How not to sell a book.

As an author I have the terrific opportunity to meet other authors, writers, and artists. I love sharing notes on my phase of development in my writings and to hear others’ processes too. One of my favorite things to do is to buy books at events and have the authors sign their treasured works. I recently found myself in the situation where I was interested in buying a couple of books from an author and then changed my mind. The author really made it hard for me to support him and I’ll tell you why.

The author not only began telling me about his process, he basically steamrolled me and didn’t let me get a word in edgewise. He kept talking and talking. Whenever I did open my mouth to speak, I noticed that his eyes immediately went to the door to see who else was walking into the room. This was a clear indicator to me that he wanted to be sure to spot a more important customer than me. That’s not a good idea if you want to sell your book.

The rest of us exchanged cards. This guy gave me his card and had absolutely no interest in my card. When I began looking through his pretty wonderful looking book, he still wouldn’t stop talking. I was definitely turned off when he gave me the price (after I asked), looked at me, and added, ‘or whatever you can pay.’ Grrr.   What made him think I couldn’t afford his book? That type of thing, I understand, has nothing to do with me and all to do with him but I really didn’t appreciate it.

I’ve noticed the authors who never buy other authors’ books at events. I like to support. Maybe others don’t have the money. I get that. But not to even come over to a table to say hello, I just don’t get. So, this may sound like a rant and maybe it is. But how do expect the public to support our books when we won’t even support each other? Being part of the author community means coming out of one’s comfort zone and speaking with a stranger, maybe even someone that writes in an entirely different genre. It’s nice to stick to the members of an already established supportive writers network but we never know what a new one will offer us or what we can offer it.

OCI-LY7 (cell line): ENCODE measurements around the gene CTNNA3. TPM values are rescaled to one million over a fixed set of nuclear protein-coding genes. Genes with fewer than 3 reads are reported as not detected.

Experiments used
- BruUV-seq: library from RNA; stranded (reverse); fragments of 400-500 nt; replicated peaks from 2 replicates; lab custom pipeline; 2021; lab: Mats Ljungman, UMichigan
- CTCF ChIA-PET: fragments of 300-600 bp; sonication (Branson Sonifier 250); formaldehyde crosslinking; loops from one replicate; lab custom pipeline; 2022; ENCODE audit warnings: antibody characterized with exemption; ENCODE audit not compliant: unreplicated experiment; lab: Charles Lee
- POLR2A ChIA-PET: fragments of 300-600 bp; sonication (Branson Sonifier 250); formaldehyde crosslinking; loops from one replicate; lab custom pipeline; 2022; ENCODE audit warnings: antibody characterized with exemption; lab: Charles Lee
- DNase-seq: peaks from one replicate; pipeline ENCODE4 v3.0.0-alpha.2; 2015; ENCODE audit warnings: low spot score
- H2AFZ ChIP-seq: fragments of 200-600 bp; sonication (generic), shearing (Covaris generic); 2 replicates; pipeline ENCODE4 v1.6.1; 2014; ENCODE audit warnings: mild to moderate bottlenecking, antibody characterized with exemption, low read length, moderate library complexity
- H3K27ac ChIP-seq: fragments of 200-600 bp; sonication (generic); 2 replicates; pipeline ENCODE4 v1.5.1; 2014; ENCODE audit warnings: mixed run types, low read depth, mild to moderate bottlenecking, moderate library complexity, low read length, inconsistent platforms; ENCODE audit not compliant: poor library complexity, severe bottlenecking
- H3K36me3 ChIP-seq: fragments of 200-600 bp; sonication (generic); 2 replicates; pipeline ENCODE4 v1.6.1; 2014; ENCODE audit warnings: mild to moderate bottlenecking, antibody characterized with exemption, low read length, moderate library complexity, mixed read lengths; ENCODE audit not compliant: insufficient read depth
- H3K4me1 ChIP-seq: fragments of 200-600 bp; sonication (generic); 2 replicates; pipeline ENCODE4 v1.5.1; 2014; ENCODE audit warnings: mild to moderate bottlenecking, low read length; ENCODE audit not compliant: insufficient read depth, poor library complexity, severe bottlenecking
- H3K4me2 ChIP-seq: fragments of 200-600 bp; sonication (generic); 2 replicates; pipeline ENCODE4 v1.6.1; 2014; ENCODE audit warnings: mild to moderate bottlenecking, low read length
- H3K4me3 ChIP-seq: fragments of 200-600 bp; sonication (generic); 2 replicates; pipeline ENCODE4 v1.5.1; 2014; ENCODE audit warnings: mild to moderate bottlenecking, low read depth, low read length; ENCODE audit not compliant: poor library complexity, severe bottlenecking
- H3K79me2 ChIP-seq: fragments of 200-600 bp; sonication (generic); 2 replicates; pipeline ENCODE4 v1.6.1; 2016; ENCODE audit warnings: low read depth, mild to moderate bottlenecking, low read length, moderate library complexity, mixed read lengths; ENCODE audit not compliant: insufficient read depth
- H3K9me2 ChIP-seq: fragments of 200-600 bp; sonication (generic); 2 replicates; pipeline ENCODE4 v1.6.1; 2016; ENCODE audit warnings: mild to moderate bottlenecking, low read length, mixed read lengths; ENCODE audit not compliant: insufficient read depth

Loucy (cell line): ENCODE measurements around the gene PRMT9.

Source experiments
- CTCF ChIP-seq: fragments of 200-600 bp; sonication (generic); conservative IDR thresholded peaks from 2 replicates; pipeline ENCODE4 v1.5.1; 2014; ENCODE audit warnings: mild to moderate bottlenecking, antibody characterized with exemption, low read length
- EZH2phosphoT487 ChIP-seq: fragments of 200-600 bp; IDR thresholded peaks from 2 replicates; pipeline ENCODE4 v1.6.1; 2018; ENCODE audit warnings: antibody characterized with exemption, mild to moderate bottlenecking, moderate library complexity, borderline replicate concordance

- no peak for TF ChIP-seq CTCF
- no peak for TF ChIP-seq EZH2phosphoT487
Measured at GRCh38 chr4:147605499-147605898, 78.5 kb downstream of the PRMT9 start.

These are just my musings, in other words, “Just wondering.” Maybe I should write to Dear Abby.


4 Replies to “How not to sell a book.”

  1. Humility is always the outstanding trait character of any person, whether they are famous or not, or for authors (that’s why I love Stephen King, he’s such a down to earth person and he thoroughly explains his thought process when he writes each one of his stories). The author you were trying to listen to and speak with, well how rude was he? My goodness!! Then the assumption that you may not be able to afford his books (obnoxious!). Guess he lost a potential fan of his work and he didn’t even know!

    1. Thanks for visiting, Aurelia. I totally agree and I think humility is one of the most challenging characteristics to develop. I loved what his book looked like and the subject matter was awesome but I couldn’t convince myself to buy it based on the behaviors!

  2. Thanks for sharing Theresa. It’s so important for us to support one another in whatever way we can. That guy sounds like he was really full of himself. And I agree, acting in that manner is definitely a turn off. I wouldn’t want to buy his book either.

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